Mobile maker Nokia’s Symbian operating system is on the ropes, its lead being stripped away blow by Android, but if its new boss can make it, they can enjoy some relief.
Stephen Elop, appointed Nokia’s chief executive three months ago, is due to present his plans to arrest the market leader’s decline early next year, and there are siren voices that would have him turn his back on mobile software and focus on handsets.
The runaway success of rival Apple’s iPhone and its online App Store took Nokia by surprise, and while the Finnish firm still makes eight phones for every iPhone sold, for many quarters Apple has generated a bigger profit from its phone business than Nokia.
Following Apple’s footsteps, Google rolled out its open-source Android operating system, which has become the standard for smaller phone makers. On current trends it will surpass Nokia’s old workhorse Symbian in 2011 as the world’s most used mobile OS.
Elop’s personal history — a former Microsoft executive — gave vigour to rumours that Nokia would decide to use Google or Microsoft software in its smartphones.
This week in San Francisco, Android chief Andrew Rubin fuelled speculation further by ducking the question on possible talks with Nokia, while saying its new management was open to new ideas.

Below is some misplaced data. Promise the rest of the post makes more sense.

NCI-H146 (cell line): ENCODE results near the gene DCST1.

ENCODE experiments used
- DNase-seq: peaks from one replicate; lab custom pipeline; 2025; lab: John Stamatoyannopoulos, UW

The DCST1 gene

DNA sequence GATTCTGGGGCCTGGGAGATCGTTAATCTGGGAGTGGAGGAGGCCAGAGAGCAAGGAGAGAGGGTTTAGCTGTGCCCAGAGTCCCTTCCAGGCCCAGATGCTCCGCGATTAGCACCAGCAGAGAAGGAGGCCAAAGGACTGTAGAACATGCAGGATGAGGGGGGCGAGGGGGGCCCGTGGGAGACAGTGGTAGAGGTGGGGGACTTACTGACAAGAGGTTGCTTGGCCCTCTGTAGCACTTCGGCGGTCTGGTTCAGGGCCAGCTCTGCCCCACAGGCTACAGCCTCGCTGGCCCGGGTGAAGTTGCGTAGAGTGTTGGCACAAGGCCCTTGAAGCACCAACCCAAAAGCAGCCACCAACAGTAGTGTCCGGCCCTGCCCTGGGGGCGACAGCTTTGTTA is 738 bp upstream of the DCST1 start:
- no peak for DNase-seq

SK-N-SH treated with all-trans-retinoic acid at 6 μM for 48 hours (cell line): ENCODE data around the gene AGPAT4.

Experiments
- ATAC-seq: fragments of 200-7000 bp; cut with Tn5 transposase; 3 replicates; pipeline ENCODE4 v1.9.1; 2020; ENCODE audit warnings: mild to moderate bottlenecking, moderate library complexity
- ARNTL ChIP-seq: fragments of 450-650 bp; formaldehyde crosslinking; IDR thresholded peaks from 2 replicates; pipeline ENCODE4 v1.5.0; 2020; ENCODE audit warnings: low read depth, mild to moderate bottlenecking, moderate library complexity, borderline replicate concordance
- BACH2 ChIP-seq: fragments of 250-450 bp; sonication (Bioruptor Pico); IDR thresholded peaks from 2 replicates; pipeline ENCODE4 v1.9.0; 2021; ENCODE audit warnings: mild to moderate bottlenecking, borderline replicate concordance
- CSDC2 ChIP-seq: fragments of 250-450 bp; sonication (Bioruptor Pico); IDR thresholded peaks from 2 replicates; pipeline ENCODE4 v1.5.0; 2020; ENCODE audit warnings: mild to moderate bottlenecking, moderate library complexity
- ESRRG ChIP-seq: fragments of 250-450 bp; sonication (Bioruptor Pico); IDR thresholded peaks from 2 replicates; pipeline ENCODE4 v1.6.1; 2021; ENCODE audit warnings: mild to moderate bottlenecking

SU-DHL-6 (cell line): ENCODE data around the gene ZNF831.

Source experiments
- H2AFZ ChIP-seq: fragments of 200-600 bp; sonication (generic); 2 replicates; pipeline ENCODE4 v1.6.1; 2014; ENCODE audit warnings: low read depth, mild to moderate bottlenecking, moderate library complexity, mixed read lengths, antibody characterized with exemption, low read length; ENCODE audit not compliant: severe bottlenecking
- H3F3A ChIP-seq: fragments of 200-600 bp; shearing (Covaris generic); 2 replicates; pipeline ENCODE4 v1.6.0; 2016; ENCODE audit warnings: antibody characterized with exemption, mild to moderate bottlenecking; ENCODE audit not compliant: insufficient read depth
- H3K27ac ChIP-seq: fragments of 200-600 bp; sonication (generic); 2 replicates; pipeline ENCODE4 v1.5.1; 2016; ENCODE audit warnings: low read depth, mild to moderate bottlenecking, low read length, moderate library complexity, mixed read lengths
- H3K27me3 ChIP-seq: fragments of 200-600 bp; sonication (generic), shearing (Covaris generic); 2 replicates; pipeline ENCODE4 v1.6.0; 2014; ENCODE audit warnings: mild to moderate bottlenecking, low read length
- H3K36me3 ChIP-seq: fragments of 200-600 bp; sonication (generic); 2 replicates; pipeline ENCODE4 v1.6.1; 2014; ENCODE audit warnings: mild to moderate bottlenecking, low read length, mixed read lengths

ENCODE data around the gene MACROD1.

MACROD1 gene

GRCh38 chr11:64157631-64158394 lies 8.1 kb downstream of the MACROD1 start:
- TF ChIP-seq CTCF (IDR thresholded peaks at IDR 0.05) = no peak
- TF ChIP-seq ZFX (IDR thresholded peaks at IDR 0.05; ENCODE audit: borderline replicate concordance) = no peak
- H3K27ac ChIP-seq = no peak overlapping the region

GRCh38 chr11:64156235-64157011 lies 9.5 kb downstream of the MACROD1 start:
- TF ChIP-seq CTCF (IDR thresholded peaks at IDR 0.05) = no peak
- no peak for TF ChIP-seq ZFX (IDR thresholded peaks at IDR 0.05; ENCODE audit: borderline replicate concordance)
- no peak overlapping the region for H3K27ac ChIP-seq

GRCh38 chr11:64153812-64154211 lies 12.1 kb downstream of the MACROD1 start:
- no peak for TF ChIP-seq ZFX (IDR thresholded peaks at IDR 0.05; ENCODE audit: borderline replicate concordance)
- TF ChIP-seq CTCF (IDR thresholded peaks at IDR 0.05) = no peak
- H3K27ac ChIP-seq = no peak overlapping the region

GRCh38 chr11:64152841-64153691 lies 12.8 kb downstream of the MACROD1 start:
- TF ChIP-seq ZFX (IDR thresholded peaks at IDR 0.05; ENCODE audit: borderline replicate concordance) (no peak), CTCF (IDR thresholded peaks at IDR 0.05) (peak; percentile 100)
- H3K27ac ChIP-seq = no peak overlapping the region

Nokia has undoubtedly had a rough time of it this year. Its shares have have fallen 15 percent, while the Stoxx Europe 600 Technology index has gained 13 percent.
It’s entirely possible that by embracing Android its shares could avoid the punches for a while and rise a little; the company’s costs would fall and it would enjoy the effects of moving with the newcomer’s momentum instead of fighting to preserve a shrinking corner.
For his part, Elop said in October that using external software was an unlikely step.
Not just unlikely, but unwise, say others.
To avoid becoming just a hardware manufacturer, Nokia is redoubling its efforts to develop its new open source smartphone platform MeeGo into a formidable rival to iPhone and Android.
Earlier this year Nokia and Intel, the world’s largest semiconductor firm, merged their mobile Linux versions into MeeGo, which has reached consumers through one small tablet manufacturer, but Nokia delayed its rollout into 2011.
In October Elop dropped Symbian into the background of Nokia’s software strategy, and all Nokia phones software will be developed with cross-platform Qt technology.